d) Monetary risk is high as the policy response of major central banks to the first three risks continues to be to be ultra loose monetary policies, ZIRP, NIRP, the printing and electronic creation of a tsunami of money and the debasement of currencies. 

Should the MSG risk increase even further in the coming months than the central banks response will again be by monetary and further currency debasement which risks currency wars deepening.

This risks the devaluation of all fiat currencies and serious inflation in the coming months and years.


Cross Currency Table – (Bloomberg)

Conclusion
Therefore, we remain bullish in the long term and advise that investors and savers should have a healthy allocation of their wealth in gold in a portfolio to protect against the MSGM fundamental risks.

However, as ever markets are unpredictable and in the short term can do anything. This is particularly the case today with financial markets seeing significant volatility. Euro/dollar has been more volatile than gold in recent days.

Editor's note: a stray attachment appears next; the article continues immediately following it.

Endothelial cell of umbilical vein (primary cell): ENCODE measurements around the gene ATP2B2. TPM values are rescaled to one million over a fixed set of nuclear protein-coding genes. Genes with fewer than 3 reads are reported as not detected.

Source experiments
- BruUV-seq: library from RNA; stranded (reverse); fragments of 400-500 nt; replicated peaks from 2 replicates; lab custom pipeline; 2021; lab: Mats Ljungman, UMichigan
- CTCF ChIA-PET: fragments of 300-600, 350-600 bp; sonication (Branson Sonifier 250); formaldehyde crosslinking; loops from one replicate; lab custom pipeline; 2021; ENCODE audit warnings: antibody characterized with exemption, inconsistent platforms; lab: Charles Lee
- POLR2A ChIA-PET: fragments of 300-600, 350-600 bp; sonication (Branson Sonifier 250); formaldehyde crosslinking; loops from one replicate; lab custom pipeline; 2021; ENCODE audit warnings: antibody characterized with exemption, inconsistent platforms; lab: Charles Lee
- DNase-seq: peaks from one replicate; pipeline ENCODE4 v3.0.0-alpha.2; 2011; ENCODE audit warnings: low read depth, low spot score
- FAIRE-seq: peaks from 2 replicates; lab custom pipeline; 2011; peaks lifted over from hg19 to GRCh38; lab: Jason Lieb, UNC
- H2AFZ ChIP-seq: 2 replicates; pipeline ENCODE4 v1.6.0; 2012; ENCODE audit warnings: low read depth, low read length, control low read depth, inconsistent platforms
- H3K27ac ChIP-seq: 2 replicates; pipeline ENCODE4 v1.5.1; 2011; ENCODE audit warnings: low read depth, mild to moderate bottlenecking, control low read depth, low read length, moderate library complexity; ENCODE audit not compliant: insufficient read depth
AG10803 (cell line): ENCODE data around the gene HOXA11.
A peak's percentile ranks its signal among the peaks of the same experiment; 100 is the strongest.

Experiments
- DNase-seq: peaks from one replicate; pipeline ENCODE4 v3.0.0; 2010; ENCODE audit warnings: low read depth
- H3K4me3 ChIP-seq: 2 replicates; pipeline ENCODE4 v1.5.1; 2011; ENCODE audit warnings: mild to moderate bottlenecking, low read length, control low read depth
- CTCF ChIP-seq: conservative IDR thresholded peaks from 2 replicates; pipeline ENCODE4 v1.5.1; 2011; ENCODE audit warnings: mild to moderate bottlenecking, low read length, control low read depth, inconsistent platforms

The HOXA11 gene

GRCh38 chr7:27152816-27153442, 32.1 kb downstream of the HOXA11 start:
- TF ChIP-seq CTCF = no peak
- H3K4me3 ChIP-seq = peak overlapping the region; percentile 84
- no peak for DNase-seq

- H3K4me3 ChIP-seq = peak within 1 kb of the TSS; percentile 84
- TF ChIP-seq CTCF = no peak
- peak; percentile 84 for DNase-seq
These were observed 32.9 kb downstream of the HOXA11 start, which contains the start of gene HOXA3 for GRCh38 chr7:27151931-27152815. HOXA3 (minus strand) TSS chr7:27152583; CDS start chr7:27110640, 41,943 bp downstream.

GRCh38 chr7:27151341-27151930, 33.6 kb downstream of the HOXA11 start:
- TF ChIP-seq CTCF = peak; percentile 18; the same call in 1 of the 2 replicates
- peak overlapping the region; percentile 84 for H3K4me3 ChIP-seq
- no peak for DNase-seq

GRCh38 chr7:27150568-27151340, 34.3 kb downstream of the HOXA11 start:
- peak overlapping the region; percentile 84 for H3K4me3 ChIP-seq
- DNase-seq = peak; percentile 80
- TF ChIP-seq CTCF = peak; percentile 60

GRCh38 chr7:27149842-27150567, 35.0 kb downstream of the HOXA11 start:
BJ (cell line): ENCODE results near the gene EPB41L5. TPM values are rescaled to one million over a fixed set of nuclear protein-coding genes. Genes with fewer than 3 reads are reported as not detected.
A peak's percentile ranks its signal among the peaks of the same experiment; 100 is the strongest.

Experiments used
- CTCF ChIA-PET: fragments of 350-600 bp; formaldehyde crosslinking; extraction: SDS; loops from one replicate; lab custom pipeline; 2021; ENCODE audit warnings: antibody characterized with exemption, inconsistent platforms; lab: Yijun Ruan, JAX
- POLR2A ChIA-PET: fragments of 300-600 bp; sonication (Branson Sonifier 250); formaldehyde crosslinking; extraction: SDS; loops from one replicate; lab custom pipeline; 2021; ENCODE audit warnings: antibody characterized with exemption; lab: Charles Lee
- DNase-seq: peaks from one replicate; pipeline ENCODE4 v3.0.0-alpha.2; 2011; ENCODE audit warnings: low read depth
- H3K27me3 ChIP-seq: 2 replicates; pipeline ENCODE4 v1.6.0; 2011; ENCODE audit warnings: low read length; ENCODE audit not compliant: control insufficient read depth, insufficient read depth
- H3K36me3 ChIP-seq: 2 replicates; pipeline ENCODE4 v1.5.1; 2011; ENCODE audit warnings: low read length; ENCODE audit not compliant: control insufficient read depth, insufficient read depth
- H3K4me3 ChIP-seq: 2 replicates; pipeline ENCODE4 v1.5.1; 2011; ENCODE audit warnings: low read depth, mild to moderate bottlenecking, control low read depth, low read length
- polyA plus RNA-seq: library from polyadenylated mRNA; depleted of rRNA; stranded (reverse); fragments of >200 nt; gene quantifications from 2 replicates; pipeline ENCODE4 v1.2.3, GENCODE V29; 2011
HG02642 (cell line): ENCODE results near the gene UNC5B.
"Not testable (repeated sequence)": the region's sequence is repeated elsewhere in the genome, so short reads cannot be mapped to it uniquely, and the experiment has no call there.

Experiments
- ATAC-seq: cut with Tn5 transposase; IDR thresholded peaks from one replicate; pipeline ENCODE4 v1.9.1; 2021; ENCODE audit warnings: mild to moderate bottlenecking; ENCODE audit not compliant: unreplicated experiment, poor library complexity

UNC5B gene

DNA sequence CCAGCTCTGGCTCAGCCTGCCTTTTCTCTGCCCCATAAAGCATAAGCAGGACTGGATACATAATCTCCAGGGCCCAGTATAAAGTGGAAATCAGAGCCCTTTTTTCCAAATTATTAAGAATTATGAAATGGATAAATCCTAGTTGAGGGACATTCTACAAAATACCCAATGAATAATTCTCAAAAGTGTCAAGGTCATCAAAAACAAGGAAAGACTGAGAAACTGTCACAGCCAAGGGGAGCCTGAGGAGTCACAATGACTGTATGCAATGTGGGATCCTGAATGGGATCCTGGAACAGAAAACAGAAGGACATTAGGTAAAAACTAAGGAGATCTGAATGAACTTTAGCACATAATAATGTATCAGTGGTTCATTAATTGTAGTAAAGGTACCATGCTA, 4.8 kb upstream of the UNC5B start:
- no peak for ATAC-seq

We caution that gold could see another sharp selloff and again test the support at €1,200/oz and $1,550/oz. 

If we get a sharp selloff in stock markets in the traditionally weak ‘Fall’ period, gold could also fall in the short term as speculators, hedge funds etc . liquidate positions en masse.

To conclude, always keep an eye on the MSGM and fade the day to day noise in the markets.

We remain bullish in the medium and long term and those who maintain an allocation to gold will be rewarded. However, we caution that there is the possibility of further weakness in the short term.

This seems unlikely due to the bullish technicals having aligned with the fundamentals however “event risk” is high and it would be foolish to completely discount the risk of yet one more sell off.